NAUMBURG CATHEDRAL. The church building, most of which dates back to the 13th century, is a renowned landmark of the German late Romanesque. With the Reformation, Naumburg and its cathedral became Protestant. Naumburg Cathedral remains a Protestant parish church to this day.


NEUSCHWANSTEIN CASTLE.  The basic style was originally planned to be neo-Gothic but the palace was primarily built in Romanesque style in the end. The palace can be regarded as typical for nineteenth-century architecture. The shapes of Romanesque (simple geometric figures such as cuboids and semicircular arches), Gothic (upward-pointing lines, slim towers, delicate embellishments) and Byzantine architecture and art (the Throne Hall d├ęcor) were mingled in an eclectic fashion and supplemented with 19th-century technical achievements.





GROSSMUNSTER CHURCH.  The twin towers of the Grossmunster are regarded as perhaps the most recognized landmark in Zurich. Architecturally, the church is considered Romanesque in style and thus a part of the first pan-European architectural trend since imperial Roman architecture. In keeping with the Romanesque architectural style, Grossmunster offers a great carved portal featuring medieval columns with grotesques adorning the capitals. A Romanesque crypt dates to the 11th and 13th centuries.





SANTIAGO DE COMPOSTELA CATHEDRAL.  The cathedral has historically been a place of pilgrimage on the Way of St. james since the Early Middle Ages and marks the traditional end of the pilgrimage route. The building is a Romanesque structure, with later Gothic and Baroque additions.


PORTICO DA GLORIA.  The Portico da Gloria ("portico of the glory" in Galician) of the Cathedral of Santiago de Compostela is a Romanesque portico by master Mateo and his workshop commissioned by King Ferdinand II of Leon.

The portico has three round arches that correspond to the three naves of the church, supported by thick piers with pilasters. The central arch, twice as wide as the other two, has a tympanum and is divided by a central column - a mullion - containing a depiction of Saint James. Vertically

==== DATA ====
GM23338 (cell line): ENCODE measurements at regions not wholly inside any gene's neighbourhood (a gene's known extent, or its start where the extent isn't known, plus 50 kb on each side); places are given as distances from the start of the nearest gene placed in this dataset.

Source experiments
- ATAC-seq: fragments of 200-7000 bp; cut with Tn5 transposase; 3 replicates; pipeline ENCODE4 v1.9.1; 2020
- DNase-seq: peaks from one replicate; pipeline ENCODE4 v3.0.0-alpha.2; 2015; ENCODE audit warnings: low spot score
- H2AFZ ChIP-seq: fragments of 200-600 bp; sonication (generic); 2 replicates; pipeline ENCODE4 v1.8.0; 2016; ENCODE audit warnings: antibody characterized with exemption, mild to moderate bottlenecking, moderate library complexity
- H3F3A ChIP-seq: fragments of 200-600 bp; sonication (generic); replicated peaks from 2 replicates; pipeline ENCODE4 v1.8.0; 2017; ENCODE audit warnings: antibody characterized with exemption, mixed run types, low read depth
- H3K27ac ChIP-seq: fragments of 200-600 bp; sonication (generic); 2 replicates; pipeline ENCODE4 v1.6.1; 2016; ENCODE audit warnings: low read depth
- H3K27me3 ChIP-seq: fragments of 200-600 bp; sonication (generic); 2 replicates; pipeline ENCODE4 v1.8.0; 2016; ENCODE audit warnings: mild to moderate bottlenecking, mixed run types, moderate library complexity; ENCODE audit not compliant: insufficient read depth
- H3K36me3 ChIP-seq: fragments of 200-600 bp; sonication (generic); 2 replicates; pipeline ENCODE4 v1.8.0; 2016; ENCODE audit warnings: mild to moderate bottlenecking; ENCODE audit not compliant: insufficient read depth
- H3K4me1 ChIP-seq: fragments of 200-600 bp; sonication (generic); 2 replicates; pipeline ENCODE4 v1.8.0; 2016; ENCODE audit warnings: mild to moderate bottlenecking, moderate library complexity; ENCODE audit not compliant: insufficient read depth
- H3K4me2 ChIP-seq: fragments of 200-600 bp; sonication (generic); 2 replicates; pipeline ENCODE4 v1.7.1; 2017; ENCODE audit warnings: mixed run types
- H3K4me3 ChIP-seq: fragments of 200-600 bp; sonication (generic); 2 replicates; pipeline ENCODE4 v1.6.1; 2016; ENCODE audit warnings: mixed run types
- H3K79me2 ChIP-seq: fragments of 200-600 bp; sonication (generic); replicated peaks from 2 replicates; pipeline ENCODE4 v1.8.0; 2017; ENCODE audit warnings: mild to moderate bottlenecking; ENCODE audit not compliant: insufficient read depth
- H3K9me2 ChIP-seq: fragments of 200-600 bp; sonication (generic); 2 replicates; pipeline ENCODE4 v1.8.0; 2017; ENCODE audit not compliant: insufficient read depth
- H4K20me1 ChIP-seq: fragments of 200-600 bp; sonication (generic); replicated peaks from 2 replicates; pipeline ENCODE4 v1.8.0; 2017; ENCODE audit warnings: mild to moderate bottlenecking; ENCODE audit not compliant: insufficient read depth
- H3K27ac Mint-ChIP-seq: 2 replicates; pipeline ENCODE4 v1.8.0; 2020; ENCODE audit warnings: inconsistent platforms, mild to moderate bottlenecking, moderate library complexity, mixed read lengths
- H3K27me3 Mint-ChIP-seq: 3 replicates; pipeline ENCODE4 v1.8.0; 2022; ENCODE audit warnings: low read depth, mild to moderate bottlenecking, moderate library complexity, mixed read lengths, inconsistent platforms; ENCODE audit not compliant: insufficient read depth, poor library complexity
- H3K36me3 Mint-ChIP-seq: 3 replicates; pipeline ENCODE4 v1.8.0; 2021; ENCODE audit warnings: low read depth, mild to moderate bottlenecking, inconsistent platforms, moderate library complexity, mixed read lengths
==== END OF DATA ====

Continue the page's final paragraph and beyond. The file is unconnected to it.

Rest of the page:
FERRARA CATHEDRAL.  The original Romanesque design is manifest in the facade, which resembles those of Modena and Parma Cathedrals; it is in white marble, with three cusps and a series of loggias, small arcades and rose windows, statues and numerous bas-reliefs. On the right side is a statue of Alberto d'Este, while on the side is a bronze bust of Pope Clement VIII, over an inscription in memory of his capture of the city.


MONT SAINT MICHAEL.  In the 11th century, William of Volpiano, the Italian architect who had built Fecamp Abbey in Normandy, was chosen by Richard II, Duke of Normandy, to be the building contractor. He designed the Romanesque church of the abbey, daringly placing the transept crossing at the top of the mount. Many underground crypts and chapels had to be built to compensate for this weight; these formed the basis for the supportive upward structure that can be seen today. Today Mont Saint-Michel is seen as a building of Romanesque architecture.




THE CATHEDRAL.  The heart of the Piazza del Duomo is the Duomo, the medieval cathedral of the Archdiocese of Pisa, dedicated to Santa Maria Assunta (St. Mary of the Asumption). Its construction began in 1064 by the architect Buscheto. It set the model for the distinctive Pisan Romanesque style of architecture.